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Old November 16, 1999, 09:58 PM   #1
RickC
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I have a favorite load for .357 that I have used for quite some time:

140gr LSWC over 15.3 gr Herc 2400 over CCI small magnum primer.

I have used this in my Colt Python, 6 inch barrel.

Here's the question: My Python was stolen during a break-in and I have replaced it with another Python, but the barrel length is 8".

Now I know this load is "hot", so I am concerned that the extra barrel length may just allow the pressure to rise enough more to cause problems.

Any opionions?
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Old November 16, 1999, 10:25 PM   #2
Mal H
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RickC,
Agreed that 15.3 gr of 2400 for a 140 lead bullet is hot but not excessively so. It should be just as safe in the 8" Python as in the 6". The question of pressure really has little or nothing to do with barrel length. By the time the bullet gets to that extra 2" the pressure is way down. Think about it this way, if your theory was correct then we would have a lot of blown .357/.44/.45 rifles.

Now, all that being said, I would prefer to load a lighter round for the initial test if you have any thoughts that your loads are tickling the tail of the tiger. But don't forget that most folks test their new guns with high pressure factory rounds.
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Old November 17, 1999, 01:36 AM   #3
Cheapo
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Hey, I tried working up some .357 loads about a year and a half ago using a powder which had no loading data. Did it by the book, started low using data from powders *close* in so-called burn rate, and all that.

Velocities were erratic all the way up to the last two or three test charges. Accuracy was always good but not great. Got reasonably close to my desired velocity with this neat low-flash powder.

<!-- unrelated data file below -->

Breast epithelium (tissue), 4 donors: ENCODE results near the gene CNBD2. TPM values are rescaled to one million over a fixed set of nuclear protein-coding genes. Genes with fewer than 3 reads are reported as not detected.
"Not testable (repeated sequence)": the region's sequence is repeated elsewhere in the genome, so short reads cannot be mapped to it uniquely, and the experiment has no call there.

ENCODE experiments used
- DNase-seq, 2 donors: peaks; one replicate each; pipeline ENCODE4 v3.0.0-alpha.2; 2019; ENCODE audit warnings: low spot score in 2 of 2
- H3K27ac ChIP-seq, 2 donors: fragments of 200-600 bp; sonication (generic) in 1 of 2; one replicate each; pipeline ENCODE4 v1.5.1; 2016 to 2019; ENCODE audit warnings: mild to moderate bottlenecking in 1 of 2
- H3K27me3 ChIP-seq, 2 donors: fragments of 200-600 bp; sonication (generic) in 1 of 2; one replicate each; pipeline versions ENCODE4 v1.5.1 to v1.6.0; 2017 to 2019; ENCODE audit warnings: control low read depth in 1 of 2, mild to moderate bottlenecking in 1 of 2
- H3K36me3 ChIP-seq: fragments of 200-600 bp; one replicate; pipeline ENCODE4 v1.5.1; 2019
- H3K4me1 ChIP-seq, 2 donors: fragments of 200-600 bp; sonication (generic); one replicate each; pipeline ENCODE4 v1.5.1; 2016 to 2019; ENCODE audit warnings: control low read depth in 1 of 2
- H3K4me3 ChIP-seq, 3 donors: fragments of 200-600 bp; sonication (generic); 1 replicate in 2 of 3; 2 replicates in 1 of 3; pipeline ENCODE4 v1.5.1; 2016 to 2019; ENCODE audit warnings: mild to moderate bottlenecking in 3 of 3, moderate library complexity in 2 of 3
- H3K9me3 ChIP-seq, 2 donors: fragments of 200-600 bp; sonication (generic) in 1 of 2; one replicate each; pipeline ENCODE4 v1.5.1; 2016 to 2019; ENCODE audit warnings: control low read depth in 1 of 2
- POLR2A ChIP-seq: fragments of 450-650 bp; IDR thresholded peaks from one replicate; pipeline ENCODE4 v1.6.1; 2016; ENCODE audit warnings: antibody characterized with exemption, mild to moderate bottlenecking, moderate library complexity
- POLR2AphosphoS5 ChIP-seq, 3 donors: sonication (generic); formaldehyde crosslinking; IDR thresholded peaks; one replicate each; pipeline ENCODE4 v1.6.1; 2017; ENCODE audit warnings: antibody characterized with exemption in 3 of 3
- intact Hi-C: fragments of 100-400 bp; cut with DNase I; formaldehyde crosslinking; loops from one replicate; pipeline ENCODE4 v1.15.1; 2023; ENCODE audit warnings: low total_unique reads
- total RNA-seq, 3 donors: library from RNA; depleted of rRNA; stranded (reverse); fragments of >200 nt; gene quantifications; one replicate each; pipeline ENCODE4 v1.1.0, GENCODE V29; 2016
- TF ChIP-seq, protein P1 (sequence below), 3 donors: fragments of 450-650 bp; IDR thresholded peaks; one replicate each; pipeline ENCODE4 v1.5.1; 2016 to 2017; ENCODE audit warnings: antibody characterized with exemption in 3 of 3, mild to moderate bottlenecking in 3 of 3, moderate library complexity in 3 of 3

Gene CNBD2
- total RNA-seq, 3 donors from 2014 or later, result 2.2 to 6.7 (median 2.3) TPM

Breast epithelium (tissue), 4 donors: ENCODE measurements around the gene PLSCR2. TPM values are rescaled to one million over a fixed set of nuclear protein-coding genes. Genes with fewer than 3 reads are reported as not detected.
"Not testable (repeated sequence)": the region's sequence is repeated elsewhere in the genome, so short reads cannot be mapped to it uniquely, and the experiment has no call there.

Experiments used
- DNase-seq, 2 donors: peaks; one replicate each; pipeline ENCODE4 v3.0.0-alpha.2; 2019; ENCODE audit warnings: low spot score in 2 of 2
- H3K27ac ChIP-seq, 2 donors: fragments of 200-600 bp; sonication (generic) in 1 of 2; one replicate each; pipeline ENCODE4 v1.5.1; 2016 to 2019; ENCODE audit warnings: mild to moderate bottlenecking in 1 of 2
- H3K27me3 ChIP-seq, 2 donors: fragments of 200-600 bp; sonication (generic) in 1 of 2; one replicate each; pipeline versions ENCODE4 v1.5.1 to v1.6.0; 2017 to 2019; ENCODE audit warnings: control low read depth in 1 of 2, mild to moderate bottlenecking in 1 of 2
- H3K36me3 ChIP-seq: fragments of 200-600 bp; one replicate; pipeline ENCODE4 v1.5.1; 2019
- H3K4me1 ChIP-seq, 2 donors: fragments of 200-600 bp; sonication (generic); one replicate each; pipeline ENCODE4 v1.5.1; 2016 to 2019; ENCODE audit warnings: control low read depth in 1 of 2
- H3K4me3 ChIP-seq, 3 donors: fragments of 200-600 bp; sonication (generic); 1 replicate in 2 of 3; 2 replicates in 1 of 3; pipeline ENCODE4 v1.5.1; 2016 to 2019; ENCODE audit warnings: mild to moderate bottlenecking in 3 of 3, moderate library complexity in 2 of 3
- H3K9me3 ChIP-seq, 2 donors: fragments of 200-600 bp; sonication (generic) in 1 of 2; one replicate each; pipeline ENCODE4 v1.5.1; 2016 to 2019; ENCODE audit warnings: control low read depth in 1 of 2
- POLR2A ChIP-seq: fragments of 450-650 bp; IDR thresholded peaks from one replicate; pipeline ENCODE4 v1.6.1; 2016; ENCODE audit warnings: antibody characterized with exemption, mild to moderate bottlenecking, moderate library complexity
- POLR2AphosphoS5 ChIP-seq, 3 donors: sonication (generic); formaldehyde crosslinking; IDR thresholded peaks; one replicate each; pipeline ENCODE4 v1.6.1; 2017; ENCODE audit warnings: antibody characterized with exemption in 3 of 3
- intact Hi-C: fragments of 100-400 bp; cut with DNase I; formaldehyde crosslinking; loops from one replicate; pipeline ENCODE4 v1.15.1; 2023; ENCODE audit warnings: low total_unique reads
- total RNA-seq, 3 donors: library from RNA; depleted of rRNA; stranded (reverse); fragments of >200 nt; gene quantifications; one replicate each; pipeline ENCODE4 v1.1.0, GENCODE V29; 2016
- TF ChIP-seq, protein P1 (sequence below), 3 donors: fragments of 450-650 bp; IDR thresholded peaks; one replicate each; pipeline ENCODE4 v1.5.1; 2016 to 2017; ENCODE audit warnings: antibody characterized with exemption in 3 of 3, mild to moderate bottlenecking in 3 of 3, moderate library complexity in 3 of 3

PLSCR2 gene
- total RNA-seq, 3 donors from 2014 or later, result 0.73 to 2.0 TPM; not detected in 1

Then I tried them in another 6-inch gun and a 4-inch. BOYOBOYOHBOY was I ever surprised! The old 4-inch was within 10-15 fps of what I was getting with my 6-inch. The newer 6-inch (L-frame Smith) was almost 200 fps faster than my 6-inch. And the pressure in the L-frame was clearly excessive! Flat primers, sticky/stuck cases and all that.

Turns out a previous load about .8 gr lower was okay in the highest-pressure gun I had tested. Then when the loading data finally came out for the .357 (there was TONS of semiauto data), even that load was about .4 above the recommended max.

Conclusion: don't be surprised if a load that appears safe in one firearm turns out to be seriously overpressure in another. If the "load to velocity" theory is true, that hot load was safe in only one of the three guns.

For that particular powder, it appears that it just doesn't work well at low loading densities, as found in the .357 Mag.

Reduce your load by about 10% and work it back up. As well-stated above, the extra 2 inches will NOT be the cause of any higher peak pressures. IIRC, revolver cartridges hit peak pressure somewhere in the first INCH of bullet travel. Then it's all downhill from there.
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Old November 17, 1999, 01:46 AM   #4
Mal H
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Cheapo, your observations are right on target. When handloading it is always a wise practice to decrease loads at least 10% and work up from there whenever any component is changed. And the gun is certainly one of the components.

I should have pointed out that you will get higher velocity from the longer barrel, but it is not due to higher pressure. It is simply due to longer acceleration time for the bullet under pressure.
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Old November 17, 1999, 04:35 PM   #5
BenDover
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I agree with above. Your pressure should not increase with barrel length. If it worked fine in your last snake, it should be the same in this one. Hope it helps...Steve
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Old November 17, 1999, 05:44 PM   #6
WESHOOT2
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SAFETY FIRST!


DECREASE your load before trying it in your new gun.

Personal experience has proven this multiple times; all guns are NOT created equal.

------------------
"All my ammo is factory ammo"

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